Research Topic

Quantified Identities

Globally, millions of people are tracking their daily behaviors in a process called ‘self-quantification’. We are studying the stages which make up this complex process and its implications for self-perception, privacy, and the work environment.


The phenomenon of digital self-tracking – the collection of data by means of mobile applications and wearables devices – is at the core of the “Quantified Identities” sub-track. A variety of quantification tools that recently became available to the consumer market open new opportunities for users, but also pose challenges. Self-tracking technologies can provide interesting data for self-reflection and may empower users to take charge of their lives. At the same time, the quantification of experiences has proven to be detrimental to individuals’ well-being. Our research team draws from social psychology, human-computer interactions and organizational studies to study these self-tracking phenomenon and their implications for different stakeholders.


Sub-Topics and Findings

 The Quantified life and humanness

Everyday experiences, such as walking, eating, working, and even interacting with other people are intensely quantified nowadays. Steps, calories, screen time, likes are metrics that make people change their routines and make up their mind about various consumer choices. But what does quantification mean for our sense of humanness? In one of the research projects on quantified identities, our research team is conducting multiple experiments to demonstrate that experience quantification leads to dehumanization. People exposed to experience quantification perceive themselves as more machine-like and less human-like.

Wearables in the organizations

An increasing number of organizations introduces wearables at the workplace to create a culture of well-being at work, as well as to improve employees’ skills and elevate competencies. Virtual reality glasses that provide doctors with a comprehensive overview of patient’s condition, safety helmets wired with micro-chips that measure electrodermal activity (perspiration) of employees to inform management about stress levels of the personnel, and activity wristbands that nudge employees to engage in more physical activity are becoming more common at the workplace. Managers explain that these technologies will create more inspiring environments for employees and increase the productivity of the workforce. These technologies, however, create multiple ethical, privacy, and safety challenges. Our research team studies the effects of introducing such wearables at workplace and outlines strategies for more mindful use of these technologies.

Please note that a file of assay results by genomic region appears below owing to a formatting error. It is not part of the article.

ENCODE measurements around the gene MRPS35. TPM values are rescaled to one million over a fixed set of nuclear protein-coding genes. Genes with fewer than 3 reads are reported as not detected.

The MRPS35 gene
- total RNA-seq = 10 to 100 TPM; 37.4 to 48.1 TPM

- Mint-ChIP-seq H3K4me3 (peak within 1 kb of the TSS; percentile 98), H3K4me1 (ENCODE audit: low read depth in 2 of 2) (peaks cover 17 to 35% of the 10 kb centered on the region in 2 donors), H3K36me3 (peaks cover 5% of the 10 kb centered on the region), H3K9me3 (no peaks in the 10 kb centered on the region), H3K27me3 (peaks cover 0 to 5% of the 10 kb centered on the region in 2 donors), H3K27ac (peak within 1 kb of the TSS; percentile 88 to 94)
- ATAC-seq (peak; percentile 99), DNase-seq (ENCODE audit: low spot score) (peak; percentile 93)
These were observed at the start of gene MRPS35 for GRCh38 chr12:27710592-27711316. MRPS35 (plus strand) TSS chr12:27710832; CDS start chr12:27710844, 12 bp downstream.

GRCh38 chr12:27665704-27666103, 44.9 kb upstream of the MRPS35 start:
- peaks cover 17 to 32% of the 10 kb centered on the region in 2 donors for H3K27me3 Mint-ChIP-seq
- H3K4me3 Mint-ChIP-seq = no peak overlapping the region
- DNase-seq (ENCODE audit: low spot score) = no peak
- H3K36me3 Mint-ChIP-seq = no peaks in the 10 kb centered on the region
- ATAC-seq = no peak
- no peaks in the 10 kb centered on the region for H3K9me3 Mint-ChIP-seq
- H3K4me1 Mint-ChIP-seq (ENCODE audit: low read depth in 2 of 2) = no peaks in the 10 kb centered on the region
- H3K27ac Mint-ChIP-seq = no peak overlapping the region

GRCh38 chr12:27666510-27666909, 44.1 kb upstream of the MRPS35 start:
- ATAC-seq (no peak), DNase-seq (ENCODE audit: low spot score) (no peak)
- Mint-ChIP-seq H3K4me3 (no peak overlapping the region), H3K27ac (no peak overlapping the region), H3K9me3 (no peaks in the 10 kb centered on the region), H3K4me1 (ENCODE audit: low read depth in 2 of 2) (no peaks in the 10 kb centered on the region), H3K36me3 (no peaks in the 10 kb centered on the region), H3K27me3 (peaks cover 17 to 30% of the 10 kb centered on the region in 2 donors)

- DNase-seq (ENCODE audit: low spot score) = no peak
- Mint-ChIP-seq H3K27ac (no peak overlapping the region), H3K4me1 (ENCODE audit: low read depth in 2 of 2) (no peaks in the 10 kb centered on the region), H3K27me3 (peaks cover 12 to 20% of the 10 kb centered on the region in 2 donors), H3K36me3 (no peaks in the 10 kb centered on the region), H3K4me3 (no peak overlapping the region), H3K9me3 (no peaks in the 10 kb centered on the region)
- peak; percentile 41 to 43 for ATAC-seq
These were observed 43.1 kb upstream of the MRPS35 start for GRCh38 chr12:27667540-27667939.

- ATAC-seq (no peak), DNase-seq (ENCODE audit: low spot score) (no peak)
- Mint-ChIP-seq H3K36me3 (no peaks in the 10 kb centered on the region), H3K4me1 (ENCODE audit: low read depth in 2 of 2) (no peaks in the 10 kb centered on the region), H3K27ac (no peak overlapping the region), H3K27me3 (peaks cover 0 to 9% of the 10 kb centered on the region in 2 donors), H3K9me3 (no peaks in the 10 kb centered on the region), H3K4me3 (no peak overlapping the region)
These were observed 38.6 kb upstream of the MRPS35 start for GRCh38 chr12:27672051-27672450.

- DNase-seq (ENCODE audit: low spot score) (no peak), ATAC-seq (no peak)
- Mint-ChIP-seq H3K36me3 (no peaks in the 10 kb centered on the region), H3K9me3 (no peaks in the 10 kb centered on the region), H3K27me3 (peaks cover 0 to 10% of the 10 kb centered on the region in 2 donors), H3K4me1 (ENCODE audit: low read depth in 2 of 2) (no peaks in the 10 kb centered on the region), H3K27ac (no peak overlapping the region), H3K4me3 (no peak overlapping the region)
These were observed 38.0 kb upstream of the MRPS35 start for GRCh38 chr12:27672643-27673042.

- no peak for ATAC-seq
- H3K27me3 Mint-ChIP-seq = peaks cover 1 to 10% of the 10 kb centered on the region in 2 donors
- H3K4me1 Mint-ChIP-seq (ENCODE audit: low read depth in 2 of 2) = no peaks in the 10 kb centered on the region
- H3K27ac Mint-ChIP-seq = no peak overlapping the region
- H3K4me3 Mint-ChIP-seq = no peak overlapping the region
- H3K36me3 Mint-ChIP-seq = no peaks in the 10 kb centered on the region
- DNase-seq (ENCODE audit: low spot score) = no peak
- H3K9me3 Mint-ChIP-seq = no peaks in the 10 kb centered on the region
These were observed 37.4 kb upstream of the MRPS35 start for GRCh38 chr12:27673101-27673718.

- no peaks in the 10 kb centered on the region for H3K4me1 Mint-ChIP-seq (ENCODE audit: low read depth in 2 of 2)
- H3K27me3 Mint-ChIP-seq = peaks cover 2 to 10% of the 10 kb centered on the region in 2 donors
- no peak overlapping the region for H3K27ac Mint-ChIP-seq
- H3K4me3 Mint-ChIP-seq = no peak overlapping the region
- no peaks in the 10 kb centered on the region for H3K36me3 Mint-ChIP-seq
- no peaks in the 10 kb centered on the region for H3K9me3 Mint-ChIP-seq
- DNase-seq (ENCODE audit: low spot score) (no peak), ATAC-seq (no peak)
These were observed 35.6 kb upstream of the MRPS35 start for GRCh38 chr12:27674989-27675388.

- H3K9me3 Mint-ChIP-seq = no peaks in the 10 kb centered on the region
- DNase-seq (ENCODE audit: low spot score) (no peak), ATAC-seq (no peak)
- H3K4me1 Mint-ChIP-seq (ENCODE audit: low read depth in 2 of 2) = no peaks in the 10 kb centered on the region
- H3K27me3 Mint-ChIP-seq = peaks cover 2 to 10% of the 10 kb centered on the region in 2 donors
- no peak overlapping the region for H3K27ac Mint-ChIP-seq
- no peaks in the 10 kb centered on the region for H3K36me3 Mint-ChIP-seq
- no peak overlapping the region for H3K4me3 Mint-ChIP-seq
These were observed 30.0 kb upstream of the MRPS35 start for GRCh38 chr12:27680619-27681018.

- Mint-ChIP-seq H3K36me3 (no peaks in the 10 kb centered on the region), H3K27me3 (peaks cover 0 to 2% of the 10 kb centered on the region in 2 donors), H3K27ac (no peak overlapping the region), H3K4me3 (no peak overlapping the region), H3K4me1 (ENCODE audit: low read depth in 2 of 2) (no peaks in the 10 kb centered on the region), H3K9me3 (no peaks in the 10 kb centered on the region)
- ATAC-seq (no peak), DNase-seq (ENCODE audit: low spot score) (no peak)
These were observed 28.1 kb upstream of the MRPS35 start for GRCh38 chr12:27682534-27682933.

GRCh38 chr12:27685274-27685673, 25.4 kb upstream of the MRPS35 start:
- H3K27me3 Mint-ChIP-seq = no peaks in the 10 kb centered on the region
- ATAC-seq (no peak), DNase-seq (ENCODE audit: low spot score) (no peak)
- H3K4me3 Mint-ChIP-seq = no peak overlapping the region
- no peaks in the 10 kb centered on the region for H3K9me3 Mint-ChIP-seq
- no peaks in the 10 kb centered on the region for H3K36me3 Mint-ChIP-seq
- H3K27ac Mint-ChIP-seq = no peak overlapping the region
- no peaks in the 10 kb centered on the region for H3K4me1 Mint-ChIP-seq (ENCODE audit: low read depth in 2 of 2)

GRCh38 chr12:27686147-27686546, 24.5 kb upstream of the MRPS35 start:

Self-tracking and self-learning

The promise of a healthier and happier life is central to the self-tracking culture. Fitness apps (such as Endomondo, MyFitnessPal) and wearables (such as Fitbits, Garmin) offer an assurance of a more optimal lifestyle. These technologies are expected to provide its users with meaningful knowledge about their bodies and minds and open the gates of self-enlightenment. Users are expected to get new insights from the data they collect about themselves and engage in life-changing behaviors. In reality, however, these technologies rarely lead to healthier lifestyles. Our research team critically evaluates different self-tracking practices and identifies factors contributing to self-learning.

Collaborating Institutions

Leuphana University, University of Applied Sciences Lucerne, Harvard University

Activities and Career Paths

The “Quantified identities” sub-track has sparked great curiosity in our community and motivated a number of academic collaborations. One of the researchers heavily involved in all “Quantified identities” project is Kateryna Maltseva.

In 2017, Kateryna Maltseva has chaired the session “Self-tracking, surveillance and privacy” at Metric Life conference in Aarhus, Denmark. Together with Christoph Lutz, Kateryna presented a paper “A Quantum of Self: A Study on Self-Quantification and Self-Disclosure” at the conference. This paper has later been published in the Computers in Human Behavior Journal.

In autumn 2018, Kateryna presented research project on quantification and dehumanization at Quantified Self conference in Portland, Oregon. In this project Kateryna Maltseva, Christian Fieseler, and Klemens Knoeferle are using experimental methods to investigate the effect of quantification of experiences on sense of self-humanness. The working paper has been recently presented at EMAC 2019 annual conference in Hamburg, Germany.

One of the current collaborations in “Quantified identities” project is the work on self-tracking and self-learning conducted by NCIS team (Kateryna Maltseva, Christian Fieseler, Alexander Buhmann) and Andres Lombana-Bermudez from Pontifical Javeriana University in Colombia.

Key Publications

Maltseva, K., Fieseler, C., & Trittin-Ulbrich, H. (2018). The challenges of gamifying CSR communication. Corporate Communications: An International Journal, online first, 1-19. Journal link

Maltseva, K., & Lutz, C. (2018). A quantum of self: A study of self-quantification and self-disclosure. Computers in Human Behavior, 81, 102-114. Journal link

Trittin, H., Fieseler, C., & Maltseva, K. (2018). The Serious and the Mundane: Reflections on Gamified CSR Communication. Journal of Management Inquiry, online first, 1-4. Journal link